Pacific Nautical Heritage...
- Gallery of Light and Buoy Images
- Gallery of Mariners
- Gallery of Ship Images
- Gallery of Ship Wrecks
- Gallery of Monuments and Statues
- Gallery of Nautical Images
- Gallery of Freshwater Images
- Gallery of New Books
Canadian Naval Topics…
- British Columbia Heritage
- Arctic and Northern Nautical Heritage
- Western Canada Boat and Ship Builders
- Gallery of Arctic Images
- Reflections on Nautical Heritage
- British Columbia Heritage
Looking for more? Search for Articles on the Nauticapedia Site.
Tragic Fire at Sea in the Meteor 1971
by Captain Tony Toxopeus 2016
The cruise liner Meteor on fire being assisted by the CCGC Ready and the CCGC Racer. (Photo from the Toxopeus collection. )
When the Coast Guard base closed in Vancouver I found this photograph in the debris left behind so I saved it for its historic significance. Subsequently I found this quote in the H. W. McCurdy Marine History of the Pacific Northwest 1966 to 1976 (Ed. Gordon Newell) 1977:
"A tragic marine disaster in Pacific Northwest water was the sudden fire which swept the Norwegian cruise liner Meteor during the early morning hours of 22 May 1971, claiming the lives of 32 crew members.
The Meteor, a 297–ft motor liner of 2,856 gross tons, built in 1955, had arrived only recently as the first Scandinavian vessel to enter the increasingly popular British Columbia-Alaska cruise trade, with North Land Tours of Seattle as general agents. She was returning from one of her first cruises to the north, carrying only 67 passengers and a crew of 91 when the flash fire broke out below decks forward in the crew area as she was passing Texada Island in the Strait of Georgia, only 60 miles from Vancouver. The flames spread with such incredible rapidity that the 32 victims were trapped below decks and burned or suffocated to death in a matter of minutes. There was little or no apparent exterior damage to the ship.
The Meteor broadcast a mayday call on VHF Channel 6, but not on the international distress frequency, which is the only one required by law to be monitored by other vessels. Fortunately, the Alaska State ferry Malaspina, which was in the immediate vicinity, was monitoring both channels and responded quickly to the call, as did Northland Navigation’s motor vessel Island Prince and the coastal tanker B.C. Standard, and several smaller craft. Using boats from the Meteor and Malaspina, all passengers and four injured crew members were taken aboard the ferry and returned to Vancouver. Most of the passengers were still in night clothes, so sudden was the disaster and subsequent evacuation of the liner. All of them were united in their praise of the Meteor's surviving crew for their efficiency in fighting the fire and in awakening and evacuating the passengers safely.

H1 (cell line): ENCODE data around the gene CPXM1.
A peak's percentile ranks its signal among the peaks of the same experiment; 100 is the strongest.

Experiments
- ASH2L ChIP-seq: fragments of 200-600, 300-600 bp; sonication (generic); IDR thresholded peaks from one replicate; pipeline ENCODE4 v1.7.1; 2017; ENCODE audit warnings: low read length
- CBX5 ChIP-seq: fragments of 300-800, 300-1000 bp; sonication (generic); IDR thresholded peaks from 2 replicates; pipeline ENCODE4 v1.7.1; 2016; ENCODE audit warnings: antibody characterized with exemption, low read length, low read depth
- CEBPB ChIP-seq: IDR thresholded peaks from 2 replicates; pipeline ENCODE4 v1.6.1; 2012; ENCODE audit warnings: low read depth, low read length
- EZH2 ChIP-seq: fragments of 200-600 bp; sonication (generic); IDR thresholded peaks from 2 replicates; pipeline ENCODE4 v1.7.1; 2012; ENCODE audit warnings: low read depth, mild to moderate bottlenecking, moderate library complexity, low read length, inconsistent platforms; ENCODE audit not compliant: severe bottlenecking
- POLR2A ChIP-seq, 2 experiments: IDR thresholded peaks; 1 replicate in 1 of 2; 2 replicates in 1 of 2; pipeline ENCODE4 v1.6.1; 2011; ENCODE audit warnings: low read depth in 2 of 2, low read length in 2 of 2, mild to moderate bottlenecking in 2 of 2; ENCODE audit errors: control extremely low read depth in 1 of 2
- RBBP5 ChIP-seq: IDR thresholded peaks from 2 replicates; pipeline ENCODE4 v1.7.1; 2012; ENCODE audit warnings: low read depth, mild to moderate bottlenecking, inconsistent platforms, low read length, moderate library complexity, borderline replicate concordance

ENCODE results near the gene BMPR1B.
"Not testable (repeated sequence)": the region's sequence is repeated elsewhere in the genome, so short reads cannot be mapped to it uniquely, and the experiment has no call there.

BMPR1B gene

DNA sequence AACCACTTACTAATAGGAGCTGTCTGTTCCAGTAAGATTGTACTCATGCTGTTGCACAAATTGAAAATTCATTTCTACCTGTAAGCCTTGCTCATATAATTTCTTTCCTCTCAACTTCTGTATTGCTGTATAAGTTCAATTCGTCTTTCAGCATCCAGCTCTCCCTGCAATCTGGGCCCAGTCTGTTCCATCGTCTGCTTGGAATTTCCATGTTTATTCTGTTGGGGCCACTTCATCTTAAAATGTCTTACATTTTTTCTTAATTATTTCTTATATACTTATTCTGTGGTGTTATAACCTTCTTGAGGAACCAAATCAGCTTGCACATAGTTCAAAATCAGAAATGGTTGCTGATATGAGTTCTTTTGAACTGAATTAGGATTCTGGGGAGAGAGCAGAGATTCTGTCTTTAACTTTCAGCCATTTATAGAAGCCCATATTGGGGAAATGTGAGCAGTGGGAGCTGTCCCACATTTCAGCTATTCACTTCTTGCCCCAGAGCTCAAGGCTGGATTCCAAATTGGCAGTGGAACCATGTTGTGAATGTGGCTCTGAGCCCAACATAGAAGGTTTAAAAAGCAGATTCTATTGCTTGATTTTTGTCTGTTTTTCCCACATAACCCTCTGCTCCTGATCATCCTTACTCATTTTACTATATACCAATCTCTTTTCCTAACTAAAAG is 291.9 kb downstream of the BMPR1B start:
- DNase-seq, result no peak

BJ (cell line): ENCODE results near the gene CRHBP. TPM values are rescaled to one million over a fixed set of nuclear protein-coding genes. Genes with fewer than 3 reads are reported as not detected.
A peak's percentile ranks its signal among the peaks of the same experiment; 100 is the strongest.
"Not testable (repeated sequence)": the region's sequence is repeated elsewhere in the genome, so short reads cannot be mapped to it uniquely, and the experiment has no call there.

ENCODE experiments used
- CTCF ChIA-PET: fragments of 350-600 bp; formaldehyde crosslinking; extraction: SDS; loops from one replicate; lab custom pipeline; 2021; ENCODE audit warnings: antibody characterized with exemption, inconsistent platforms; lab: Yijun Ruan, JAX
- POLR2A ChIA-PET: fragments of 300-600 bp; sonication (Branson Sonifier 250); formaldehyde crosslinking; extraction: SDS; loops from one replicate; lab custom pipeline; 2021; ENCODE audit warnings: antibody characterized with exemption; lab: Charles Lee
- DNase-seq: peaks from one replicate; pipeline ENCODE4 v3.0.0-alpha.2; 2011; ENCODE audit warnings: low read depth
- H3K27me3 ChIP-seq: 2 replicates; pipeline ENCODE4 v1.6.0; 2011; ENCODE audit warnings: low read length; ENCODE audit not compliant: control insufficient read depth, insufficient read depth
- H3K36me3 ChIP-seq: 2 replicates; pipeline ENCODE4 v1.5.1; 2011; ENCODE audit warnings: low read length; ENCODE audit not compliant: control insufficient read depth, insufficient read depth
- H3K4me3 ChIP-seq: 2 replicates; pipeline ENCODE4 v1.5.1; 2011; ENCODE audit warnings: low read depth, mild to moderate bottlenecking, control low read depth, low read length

The Canadian Coast Guard cutters Racer and Ready and salvage tug Sudbury II stood by the Meteor playing hoses on the fire until it was under control, after which the Norwegian vessel reached Vancouver under her own power, although listing about 15 degrees to starboard.
At the subsequent investigation, Captain Alf Morner, the Meteor's Master, told a grisly story of men ‘crawling like animals’ through smoke–filled corridors in an attempt to save trapped crew members in the forward section. His voice cracked by sobs, Captain Morner told an inquest jury at Vancouver he led a small party of men into the fire areas shortly after the fire broke out. He said he shook some bodies he came across and was shocked to learn they were dead because they had not been burned. A Norwegian investigating commission attributed the fire to negligence on the part of one of the crew members, probably through careless disposal of a cigarette. Apparently the negligent seaman was one of those who died in the fire.
Captain John A. Boden, the Canadian pilot who was aboard the Meteor at the time of the fire, testified that the firefighting efforts of the surviving members of the crew and the work of the two Can. Coast Guard cutters saved the ship from total loss. Captain Harold Payne, in command of the Malaspina at the time of the rescue, was subsequently given an award of commendation by Governor William A. Egan of Alaska for him and his crew.
Editor’s Note: Captain Tony Toxopeus is a Licensed Master (500 GRT) with Transport Canada. He has served as Master (Captain), Coxswain and ‘Pilot’ on numerous lifeboats, ships and Hovercraft. He also held a Dynamically Supported Craft Captains license Unlimited (Specialized certification high performance vessels including SWATH, Hovercraft, Air Cushion Vehicles, ACV’s, Hydrofoils); He holds a United States Coast Guard USCG Surfmans Certificate (Heavy Weather and Surf Operations) and a Canadian Coast Guard Coxswains Certificate. He spent for than ten years gaining experience and was a founding instructor at the Canadian Coast Guards Rigid Hull Inflatable Offshore Training School (RHIOT School). Overall he has more than 30+ years experience Canadian Coast Guard Search & Rescue B.C. Coastal waters on Rigid Hull Inflatables Lifeboats Ships and Hovercraft; He is currently an Accredited Marine Surveyor (SAMS # 096) 1988 – Present
To quote from this article please cite:
Toxopeus, Captain Tony (2016) Tragic Fire at Sea in the Meteor 1971. Nauticapedia.ca 2016. http://nauticapedia.ca/Gallery/Meteor.php
New Nauticapedia Book Just Published!
Volume Four in series
The Nauticapedia List of British Columbia's Floating Heritage Volume Four
For more information …
Site News: Dec 21st, 2018
Databases have been updated and are now holding 56,445 vessel histories (with 5,467 images) and 58,183 mariner biographies (with 3,659 images).